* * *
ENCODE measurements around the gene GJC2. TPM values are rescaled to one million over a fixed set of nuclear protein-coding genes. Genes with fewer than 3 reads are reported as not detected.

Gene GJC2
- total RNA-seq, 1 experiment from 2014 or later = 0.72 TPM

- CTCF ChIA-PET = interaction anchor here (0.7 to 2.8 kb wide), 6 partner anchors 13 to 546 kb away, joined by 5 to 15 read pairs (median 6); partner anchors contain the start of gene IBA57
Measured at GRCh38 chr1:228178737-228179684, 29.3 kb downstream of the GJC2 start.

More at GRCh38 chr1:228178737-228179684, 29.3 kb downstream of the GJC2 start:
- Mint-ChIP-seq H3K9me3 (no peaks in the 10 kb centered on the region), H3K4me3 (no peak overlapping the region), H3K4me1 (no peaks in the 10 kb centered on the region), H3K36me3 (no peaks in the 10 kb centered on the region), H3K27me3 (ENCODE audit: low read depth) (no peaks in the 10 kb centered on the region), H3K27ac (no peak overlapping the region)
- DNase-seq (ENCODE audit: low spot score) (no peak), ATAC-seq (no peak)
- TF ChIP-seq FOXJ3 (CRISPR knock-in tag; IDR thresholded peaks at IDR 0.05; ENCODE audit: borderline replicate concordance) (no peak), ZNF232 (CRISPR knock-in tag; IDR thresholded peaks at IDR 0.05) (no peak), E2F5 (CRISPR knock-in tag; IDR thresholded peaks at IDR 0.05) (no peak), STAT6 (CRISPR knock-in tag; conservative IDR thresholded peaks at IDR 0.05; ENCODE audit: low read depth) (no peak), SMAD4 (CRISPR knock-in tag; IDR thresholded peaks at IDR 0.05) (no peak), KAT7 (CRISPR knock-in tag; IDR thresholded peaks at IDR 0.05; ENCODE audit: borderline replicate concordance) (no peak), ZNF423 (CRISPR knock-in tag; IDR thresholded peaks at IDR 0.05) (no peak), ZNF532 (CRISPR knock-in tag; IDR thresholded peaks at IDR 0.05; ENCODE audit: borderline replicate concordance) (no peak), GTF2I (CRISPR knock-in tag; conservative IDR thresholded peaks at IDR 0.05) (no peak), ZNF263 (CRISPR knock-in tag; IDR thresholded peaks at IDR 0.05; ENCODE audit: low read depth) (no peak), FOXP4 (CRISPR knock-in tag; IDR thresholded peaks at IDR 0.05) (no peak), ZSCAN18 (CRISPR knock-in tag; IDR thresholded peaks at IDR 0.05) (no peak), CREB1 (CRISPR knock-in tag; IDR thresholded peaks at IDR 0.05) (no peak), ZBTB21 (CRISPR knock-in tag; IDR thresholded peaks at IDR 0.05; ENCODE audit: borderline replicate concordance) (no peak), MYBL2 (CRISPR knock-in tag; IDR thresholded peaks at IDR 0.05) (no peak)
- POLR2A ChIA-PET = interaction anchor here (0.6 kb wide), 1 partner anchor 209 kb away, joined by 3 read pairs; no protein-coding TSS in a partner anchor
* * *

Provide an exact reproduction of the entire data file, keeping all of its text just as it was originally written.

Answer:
ENCODE measurements around the gene GJC2. TPM values are rescaled to one million over a fixed set of nuclear protein-coding genes. Genes with fewer than 3 reads are reported as not detected.

Gene GJC2
- total RNA-seq, 1 experiment from 2014 or later = 0.72 TPM

- CTCF ChIA-PET = interaction anchor here (0.7 to 2.8 kb wide), 6 partner anchors 13 to 546 kb away, joined by 5 to 15 read pairs (median 6); partner anchors contain the start of gene IBA57
Measured at GRCh38 chr1:228178737-228179684, 29.3 kb downstream of the GJC2 start.

More at GRCh38 chr1:228178737-228179684, 29.3 kb downstream of the GJC2 start:
- Mint-ChIP-seq H3K9me3 (no peaks in the 10 kb centered on the region), H3K4me3 (no peak overlapping the region), H3K4me1 (no peaks in the 10 kb centered on the region), H3K36me3 (no peaks in the 10 kb centered on the region), H3K27me3 (ENCODE audit: low read depth) (no peaks in the 10 kb centered on the region), H3K27ac (no peak overlapping the region)
- DNase-seq (ENCODE audit: low spot score) (no peak), ATAC-seq (no peak)
- TF ChIP-seq FOXJ3 (CRISPR knock-in tag; IDR thresholded peaks at IDR 0.05; ENCODE audit: borderline replicate concordance) (no peak), ZNF232 (CRISPR knock-in tag; IDR thresholded peaks at IDR 0.05) (no peak), E2F5 (CRISPR knock-in tag; IDR thresholded peaks at IDR 0.05) (no peak), STAT6 (CRISPR knock-in tag; conservative IDR thresholded peaks at IDR 0.05; ENCODE audit: low read depth) (no peak), SMAD4 (CRISPR knock-in tag; IDR thresholded peaks at IDR 0.05) (no peak), KAT7 (CRISPR knock-in tag; IDR thresholded peaks at IDR 0.05; ENCODE audit: borderline replicate concordance) (no peak), ZNF423 (CRISPR knock-in tag; IDR thresholded peaks at IDR 0.05) (no peak), ZNF532 (CRISPR knock-in tag; IDR thresholded peaks at IDR 0.05; ENCODE audit: borderline replicate concordance) (no peak), GTF2I (CRISPR knock-in tag; conservative IDR thresholded peaks at IDR 0.05) (no peak), ZNF263 (CRISPR knock-in tag; IDR thresholded peaks at IDR 0.05; ENCODE audit: low read depth) (no peak), FOXP4 (CRISPR knock-in tag; IDR thresholded peaks at IDR 0.05) (no peak), ZSCAN18 (CRISPR knock-in tag; IDR thresholded peaks at IDR 0.05) (no peak), CREB1 (CRISPR knock-in tag; IDR thresholded peaks at IDR 0.05) (no peak), ZBTB21 (CRISPR knock-in tag; IDR thresholded peaks at IDR 0.05; ENCODE audit: borderline replicate concordance) (no peak), MYBL2 (CRISPR knock-in tag; IDR thresholded peaks at IDR 0.05) (no peak)
- POLR2A ChIA-PET = interaction anchor here (0.6 kb wide), 1 partner anchor 209 kb away, joined by 3 read pairs; no protein-coding TSS in a partner anchor